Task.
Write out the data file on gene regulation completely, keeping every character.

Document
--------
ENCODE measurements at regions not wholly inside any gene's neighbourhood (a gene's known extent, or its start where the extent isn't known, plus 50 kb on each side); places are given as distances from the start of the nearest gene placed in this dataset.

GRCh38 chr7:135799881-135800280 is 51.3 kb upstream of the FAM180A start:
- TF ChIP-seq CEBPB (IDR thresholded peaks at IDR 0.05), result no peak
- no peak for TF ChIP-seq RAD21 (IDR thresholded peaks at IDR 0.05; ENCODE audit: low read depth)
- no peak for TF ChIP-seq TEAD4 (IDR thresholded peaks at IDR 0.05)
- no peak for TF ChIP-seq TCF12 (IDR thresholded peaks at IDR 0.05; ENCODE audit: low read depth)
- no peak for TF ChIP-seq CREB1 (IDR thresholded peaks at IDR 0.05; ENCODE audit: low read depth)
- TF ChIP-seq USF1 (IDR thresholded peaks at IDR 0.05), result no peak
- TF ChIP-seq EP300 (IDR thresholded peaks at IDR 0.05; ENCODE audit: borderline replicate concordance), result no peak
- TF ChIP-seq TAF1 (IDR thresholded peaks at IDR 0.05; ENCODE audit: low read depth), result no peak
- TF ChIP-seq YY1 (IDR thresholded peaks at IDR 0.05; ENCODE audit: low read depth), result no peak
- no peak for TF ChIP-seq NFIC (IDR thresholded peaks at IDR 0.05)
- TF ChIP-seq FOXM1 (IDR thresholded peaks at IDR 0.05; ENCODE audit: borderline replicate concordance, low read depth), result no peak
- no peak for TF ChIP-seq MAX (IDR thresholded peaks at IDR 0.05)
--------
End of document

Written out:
ENCODE measurements at regions not wholly inside any gene's neighbourhood (a gene's known extent, or its start where the extent isn't known, plus 50 kb on each side); places are given as distances from the start of the nearest gene placed in this dataset.

GRCh38 chr7:135799881-135800280 is 51.3 kb upstream of the FAM180A start:
- TF ChIP-seq CEBPB (IDR thresholded peaks at IDR 0.05), result no peak
- no peak for TF ChIP-seq RAD21 (IDR thresholded peaks at IDR 0.05; ENCODE audit: low read depth)
- no peak for TF ChIP-seq TEAD4 (IDR thresholded peaks at IDR 0.05)
- no peak for TF ChIP-seq TCF12 (IDR thresholded peaks at IDR 0.05; ENCODE audit: low read depth)
- no peak for TF ChIP-seq CREB1 (IDR thresholded peaks at IDR 0.05; ENCODE audit: low read depth)
- TF ChIP-seq USF1 (IDR thresholded peaks at IDR 0.05), result no peak
- TF ChIP-seq EP300 (IDR thresholded peaks at IDR 0.05; ENCODE audit: borderline replicate concordance), result no peak
- TF ChIP-seq TAF1 (IDR thresholded peaks at IDR 0.05; ENCODE audit: low read depth), result no peak
- TF ChIP-seq YY1 (IDR thresholded peaks at IDR 0.05; ENCODE audit: low read depth), result no peak
- no peak for TF ChIP-seq NFIC (IDR thresholded peaks at IDR 0.05)
- TF ChIP-seq FOXM1 (IDR thresholded peaks at IDR 0.05; ENCODE audit: borderline replicate concordance, low read depth), result no peak
- no peak for TF ChIP-seq MAX (IDR thresholded peaks at IDR 0.05)